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Cambodia: Heritage site damaged in border fighting


PHNOM PENH, Cambodia — Machine-gun and artillery fire echoed across the frontier between Thailand and Cambodia on Monday as fighting between their troops erupted for a fourth day near an 11th century temple that has been caught in the crossfire.

Cambodian government spokesman Phay Siphan said clashes began again early Monday after halting around midnight. There was no immediate comment from Thai authorities, but an Associated Press reporter in the area said the sound of gunfire and artillery could be heard.

The fighting began Friday, and Cambodian officials say Thai artillery on Sunday collapsed part of a wall of the Preah Vihear temple, a U.N. World Heritage Site. Thai officials have dismissed the reports as propaganda, and the extent of the damage is unknown. The temple, built more than 900 years ago, belongs to Cambodia under a 1962 World Court ruling disputed by many Thais.

Cambodian Prime Minister Hun Sen has warned that the fighting poses a threat to regional stability. He said the latest clash was sparked after Thai soldiers crossed the border in search of a slain comrade, and Cambodians opened fire to repel them. He spoke Monday during a university graduation ceremony in the capital, Phnom Penh.

On Sunday night, a Thai army spokesman said about 10 Thai soldiers were wounded. Hun Sen said then that the clashes Sunday resulted in "more human casualties and damages" but did not elaborate.

Hun Sen has sent a letter to the U.N. Security Council calling for an emergency meeting to help end the fighting.

At least five people have died in the border clashes — some of the fiercest in years.

The crumbling stone temple, which sits several hundred feet from Thailand’s eastern border with Cambodia, has fueled nationalist sentiment on both sides of the disputed frontier for decades.

In 1962, the World Court determined that the temple belongs to Cambodia. Thai nationalists dispute the ruling and have seized on it as a domestic political issue, and the conflict has sparked sporadic, brief battles between the two neighbors over the last few years.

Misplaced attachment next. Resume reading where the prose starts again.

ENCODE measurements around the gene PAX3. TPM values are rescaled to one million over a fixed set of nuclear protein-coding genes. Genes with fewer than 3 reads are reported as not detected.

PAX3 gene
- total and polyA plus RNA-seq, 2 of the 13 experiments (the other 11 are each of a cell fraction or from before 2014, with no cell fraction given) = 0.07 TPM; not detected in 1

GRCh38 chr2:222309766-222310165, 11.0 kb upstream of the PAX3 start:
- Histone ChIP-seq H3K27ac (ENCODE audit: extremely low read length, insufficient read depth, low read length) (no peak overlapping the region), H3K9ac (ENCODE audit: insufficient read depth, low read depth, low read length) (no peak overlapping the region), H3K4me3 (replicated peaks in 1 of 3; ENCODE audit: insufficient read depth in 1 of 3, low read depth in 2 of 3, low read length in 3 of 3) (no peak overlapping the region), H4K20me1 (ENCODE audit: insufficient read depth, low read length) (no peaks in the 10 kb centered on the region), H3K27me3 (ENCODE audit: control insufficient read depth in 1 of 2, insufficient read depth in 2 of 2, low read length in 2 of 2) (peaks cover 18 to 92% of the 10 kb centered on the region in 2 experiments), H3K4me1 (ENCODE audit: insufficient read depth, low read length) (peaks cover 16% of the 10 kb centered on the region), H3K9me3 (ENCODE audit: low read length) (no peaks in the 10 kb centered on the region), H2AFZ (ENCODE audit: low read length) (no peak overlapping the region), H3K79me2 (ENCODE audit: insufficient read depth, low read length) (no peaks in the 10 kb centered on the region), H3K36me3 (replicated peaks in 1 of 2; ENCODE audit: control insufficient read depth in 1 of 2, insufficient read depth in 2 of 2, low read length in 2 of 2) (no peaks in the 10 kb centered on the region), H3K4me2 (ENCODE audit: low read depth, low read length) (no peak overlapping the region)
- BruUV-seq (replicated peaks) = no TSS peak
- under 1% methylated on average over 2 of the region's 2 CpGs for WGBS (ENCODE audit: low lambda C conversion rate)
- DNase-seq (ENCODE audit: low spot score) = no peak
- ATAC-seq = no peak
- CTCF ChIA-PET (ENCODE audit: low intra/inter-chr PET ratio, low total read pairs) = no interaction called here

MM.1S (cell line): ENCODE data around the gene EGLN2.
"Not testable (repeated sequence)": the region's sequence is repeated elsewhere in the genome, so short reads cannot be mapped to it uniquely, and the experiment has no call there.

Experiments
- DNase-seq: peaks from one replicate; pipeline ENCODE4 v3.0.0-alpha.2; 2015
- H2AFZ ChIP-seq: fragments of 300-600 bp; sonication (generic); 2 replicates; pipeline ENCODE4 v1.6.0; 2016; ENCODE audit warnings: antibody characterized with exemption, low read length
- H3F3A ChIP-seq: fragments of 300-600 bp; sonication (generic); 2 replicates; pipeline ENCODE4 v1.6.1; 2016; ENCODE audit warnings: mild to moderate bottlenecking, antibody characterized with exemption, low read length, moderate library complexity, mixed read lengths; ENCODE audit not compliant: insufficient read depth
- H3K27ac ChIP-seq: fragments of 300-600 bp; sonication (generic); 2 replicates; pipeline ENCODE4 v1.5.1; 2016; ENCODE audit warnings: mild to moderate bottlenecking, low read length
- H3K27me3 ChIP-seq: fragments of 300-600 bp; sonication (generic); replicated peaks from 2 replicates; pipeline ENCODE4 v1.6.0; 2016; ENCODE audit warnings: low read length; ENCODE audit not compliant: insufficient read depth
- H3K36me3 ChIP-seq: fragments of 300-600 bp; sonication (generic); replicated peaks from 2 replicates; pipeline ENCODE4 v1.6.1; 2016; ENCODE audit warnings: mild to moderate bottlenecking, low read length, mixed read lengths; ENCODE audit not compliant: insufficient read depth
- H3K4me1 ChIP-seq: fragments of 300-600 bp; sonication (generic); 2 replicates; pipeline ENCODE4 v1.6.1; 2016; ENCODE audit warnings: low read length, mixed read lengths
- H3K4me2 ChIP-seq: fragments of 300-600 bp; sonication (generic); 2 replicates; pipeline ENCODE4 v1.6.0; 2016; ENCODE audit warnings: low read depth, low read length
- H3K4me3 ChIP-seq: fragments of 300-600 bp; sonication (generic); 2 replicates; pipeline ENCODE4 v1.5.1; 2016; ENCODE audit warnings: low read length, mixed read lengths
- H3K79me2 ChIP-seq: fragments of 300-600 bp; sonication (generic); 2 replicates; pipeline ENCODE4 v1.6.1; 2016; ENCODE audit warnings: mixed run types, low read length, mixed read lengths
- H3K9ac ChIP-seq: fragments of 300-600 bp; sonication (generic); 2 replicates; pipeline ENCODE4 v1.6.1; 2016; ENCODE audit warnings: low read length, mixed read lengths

On Sunday, the Cambodian government issued a statement saying "a wing of our Preah Vihear Temple has collapsed as a direct result of the Thai artillery bombardment." It did not say how large the wing was.

Built between the 9th and 11th centuries, Preah Vihear is dedicated to the Hindu diety Shiva and revered partly for having one of the most stunning locations of all the temples constructed during the Khmer empire — the most famous of which is Angkor Wat. It sits atop a 1,722-foot (525-meter) cliff in the Dangrek Mountains about 150 miles (240 kilometers) north of the Cambodian capital.

UNESCO calls the site "an outstanding masterpiece of Khmer architecture." The Khmer empire, which once encompassed parts of Thailand and Vietnam, shrank to the size of present-day Cambodia. The country was plunged into civil war, and the temple fell into disrepair.

Thai army spokesman Col. Sansern Kaewkamnerd dismissed reports of damage to the temple as "propaganda," but said Sunday’s fighting was more intense than the previous two days.

Tensions have risen in recent days because of demonstrations in the Thai capital, Bangkok, demanding that the government oust Cambodians from the area near the temple.

Thailand’s Prime Minister Abhisit Vejjajiva called earlier Sunday for a peaceful solution to the border dispute, but warned that Thai soldiers would defend national sovereignty if attacked.


Associated Press writers Thanyarat Doksone, Todd Pitman and Jocelyn Gecker also contributed to this report.


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